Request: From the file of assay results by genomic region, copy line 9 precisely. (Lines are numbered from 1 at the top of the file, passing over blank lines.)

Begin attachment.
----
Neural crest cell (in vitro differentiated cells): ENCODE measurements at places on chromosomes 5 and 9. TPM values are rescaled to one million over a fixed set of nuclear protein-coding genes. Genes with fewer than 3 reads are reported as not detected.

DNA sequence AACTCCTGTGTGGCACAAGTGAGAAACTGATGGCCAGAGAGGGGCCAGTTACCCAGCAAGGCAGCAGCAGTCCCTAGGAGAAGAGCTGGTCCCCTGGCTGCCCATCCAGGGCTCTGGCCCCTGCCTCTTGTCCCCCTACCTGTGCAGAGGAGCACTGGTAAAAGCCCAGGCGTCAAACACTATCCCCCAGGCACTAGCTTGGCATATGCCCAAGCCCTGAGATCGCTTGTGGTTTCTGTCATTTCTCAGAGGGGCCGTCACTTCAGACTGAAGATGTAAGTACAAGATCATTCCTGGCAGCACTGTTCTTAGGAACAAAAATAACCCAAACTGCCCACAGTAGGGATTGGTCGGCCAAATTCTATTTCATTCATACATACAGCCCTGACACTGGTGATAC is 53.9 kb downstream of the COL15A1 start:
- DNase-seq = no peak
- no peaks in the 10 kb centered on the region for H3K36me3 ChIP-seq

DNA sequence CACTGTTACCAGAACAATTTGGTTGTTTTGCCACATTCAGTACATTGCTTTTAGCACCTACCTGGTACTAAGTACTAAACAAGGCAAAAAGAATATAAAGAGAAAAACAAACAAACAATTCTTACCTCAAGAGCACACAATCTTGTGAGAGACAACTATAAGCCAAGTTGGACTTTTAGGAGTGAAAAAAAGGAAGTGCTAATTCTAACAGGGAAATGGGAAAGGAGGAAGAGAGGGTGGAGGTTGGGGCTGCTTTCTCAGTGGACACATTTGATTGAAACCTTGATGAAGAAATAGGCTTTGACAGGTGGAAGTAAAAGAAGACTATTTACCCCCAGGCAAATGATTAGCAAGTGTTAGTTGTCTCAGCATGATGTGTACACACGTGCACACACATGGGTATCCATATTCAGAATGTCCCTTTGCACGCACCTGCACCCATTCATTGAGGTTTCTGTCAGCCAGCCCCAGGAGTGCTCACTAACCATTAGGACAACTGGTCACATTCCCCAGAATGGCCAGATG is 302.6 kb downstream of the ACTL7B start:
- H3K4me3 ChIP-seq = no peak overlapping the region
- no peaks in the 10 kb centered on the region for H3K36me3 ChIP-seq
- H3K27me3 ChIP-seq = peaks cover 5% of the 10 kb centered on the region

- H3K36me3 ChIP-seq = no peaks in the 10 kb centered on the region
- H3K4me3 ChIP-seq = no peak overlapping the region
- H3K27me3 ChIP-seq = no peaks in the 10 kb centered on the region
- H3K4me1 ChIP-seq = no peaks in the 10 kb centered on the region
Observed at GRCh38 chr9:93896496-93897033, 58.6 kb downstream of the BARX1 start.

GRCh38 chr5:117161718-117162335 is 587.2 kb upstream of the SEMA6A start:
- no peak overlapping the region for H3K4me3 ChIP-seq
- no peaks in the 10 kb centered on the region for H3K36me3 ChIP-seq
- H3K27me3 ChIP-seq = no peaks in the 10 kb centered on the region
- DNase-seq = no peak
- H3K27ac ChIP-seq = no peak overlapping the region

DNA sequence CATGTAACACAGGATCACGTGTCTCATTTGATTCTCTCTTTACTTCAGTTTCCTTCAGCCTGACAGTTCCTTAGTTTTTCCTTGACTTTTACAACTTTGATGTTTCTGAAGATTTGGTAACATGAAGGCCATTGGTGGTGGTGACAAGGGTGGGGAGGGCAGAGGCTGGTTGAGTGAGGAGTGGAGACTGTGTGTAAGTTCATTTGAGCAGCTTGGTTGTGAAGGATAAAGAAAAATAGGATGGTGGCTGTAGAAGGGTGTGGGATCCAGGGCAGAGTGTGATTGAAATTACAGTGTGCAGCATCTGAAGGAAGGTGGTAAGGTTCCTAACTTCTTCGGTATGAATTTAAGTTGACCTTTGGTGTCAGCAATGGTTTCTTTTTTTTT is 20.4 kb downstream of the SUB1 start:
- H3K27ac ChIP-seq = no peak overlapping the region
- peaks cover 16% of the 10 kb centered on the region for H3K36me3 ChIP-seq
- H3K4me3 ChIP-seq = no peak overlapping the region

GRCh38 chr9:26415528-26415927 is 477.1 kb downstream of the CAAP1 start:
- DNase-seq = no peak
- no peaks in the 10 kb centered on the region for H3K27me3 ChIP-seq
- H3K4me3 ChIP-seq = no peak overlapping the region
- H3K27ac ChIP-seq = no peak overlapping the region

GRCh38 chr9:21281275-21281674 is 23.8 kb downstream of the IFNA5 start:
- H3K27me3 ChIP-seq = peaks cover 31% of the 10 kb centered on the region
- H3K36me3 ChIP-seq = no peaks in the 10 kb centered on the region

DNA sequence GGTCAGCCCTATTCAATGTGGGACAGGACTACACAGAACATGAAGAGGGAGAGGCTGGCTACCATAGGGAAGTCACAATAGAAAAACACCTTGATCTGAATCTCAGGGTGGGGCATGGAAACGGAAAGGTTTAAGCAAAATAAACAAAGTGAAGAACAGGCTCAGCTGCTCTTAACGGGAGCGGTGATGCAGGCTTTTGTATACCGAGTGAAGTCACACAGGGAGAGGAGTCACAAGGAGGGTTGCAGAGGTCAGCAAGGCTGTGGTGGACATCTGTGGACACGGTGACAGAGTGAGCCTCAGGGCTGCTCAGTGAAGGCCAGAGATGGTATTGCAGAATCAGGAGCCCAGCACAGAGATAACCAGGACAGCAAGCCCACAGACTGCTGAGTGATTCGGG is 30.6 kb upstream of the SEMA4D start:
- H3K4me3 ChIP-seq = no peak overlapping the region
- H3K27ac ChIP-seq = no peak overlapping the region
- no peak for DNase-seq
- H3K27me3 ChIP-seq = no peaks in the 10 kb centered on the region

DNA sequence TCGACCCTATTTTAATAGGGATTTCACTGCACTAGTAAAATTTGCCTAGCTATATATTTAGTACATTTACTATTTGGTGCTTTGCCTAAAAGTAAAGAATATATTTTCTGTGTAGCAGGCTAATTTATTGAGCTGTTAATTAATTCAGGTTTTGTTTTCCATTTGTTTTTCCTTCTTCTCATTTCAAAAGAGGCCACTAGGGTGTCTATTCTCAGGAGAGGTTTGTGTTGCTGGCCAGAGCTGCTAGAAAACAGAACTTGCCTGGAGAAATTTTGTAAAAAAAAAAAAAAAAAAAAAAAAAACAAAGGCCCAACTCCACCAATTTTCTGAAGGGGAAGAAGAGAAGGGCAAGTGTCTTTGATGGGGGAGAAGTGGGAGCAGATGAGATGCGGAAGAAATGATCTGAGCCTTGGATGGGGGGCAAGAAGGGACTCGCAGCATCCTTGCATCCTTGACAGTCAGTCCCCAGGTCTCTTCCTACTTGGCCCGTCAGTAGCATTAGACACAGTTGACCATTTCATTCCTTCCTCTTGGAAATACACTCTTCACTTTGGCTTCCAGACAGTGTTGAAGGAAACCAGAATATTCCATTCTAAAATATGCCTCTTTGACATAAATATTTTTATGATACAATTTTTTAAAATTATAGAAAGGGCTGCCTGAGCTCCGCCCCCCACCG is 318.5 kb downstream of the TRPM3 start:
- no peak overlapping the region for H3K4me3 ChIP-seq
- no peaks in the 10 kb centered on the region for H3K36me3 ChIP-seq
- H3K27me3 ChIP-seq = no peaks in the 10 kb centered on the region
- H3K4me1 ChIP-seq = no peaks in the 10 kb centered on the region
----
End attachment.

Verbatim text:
- H3K36me3 ChIP-seq = no peaks in the 10 kb centered on the region